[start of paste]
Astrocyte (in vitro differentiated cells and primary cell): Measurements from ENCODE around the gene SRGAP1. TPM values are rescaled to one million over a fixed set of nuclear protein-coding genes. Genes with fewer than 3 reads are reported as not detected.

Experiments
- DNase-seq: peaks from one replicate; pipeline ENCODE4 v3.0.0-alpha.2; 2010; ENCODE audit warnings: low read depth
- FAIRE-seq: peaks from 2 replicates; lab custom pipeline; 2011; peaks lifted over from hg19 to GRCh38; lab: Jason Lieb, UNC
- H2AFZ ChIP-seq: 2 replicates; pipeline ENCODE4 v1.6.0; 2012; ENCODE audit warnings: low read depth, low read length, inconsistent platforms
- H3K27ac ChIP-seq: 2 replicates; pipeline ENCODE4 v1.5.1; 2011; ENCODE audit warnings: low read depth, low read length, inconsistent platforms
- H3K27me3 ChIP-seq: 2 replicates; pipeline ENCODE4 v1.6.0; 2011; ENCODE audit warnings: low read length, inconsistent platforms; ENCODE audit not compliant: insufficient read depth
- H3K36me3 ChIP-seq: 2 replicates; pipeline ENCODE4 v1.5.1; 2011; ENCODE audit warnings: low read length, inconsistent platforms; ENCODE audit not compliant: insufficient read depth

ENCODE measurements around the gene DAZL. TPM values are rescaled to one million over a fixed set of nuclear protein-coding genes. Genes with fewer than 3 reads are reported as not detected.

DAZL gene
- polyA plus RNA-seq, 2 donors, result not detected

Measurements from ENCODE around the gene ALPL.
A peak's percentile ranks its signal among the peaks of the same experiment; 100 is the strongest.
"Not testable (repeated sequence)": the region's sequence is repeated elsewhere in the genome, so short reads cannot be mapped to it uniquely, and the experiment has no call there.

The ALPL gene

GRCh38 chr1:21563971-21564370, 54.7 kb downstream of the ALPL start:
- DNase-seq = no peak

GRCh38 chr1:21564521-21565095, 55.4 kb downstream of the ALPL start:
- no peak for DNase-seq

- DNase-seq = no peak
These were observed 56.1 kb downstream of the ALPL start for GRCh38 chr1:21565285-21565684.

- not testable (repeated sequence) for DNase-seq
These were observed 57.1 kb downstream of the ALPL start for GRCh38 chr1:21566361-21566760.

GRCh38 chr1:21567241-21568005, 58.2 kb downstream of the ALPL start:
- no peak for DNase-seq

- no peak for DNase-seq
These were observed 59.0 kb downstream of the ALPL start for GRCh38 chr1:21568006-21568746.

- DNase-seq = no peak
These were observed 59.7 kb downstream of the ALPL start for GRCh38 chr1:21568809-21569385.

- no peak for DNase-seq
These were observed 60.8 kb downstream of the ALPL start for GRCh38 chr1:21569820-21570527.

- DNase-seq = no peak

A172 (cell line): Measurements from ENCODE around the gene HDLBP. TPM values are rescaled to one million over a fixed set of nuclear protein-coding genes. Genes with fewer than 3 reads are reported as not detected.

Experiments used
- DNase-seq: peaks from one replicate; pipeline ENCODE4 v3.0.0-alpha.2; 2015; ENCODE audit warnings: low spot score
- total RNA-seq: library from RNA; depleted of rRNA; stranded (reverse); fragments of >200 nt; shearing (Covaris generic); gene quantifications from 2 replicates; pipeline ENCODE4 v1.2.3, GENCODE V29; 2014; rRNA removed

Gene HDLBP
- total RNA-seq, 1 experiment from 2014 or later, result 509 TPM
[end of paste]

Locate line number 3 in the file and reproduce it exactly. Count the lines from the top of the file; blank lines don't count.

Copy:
- DNase-seq: peaks from one replicate; pipeline ENCODE4 v3.0.0-alpha.2; 2010; ENCODE audit warnings: low read depth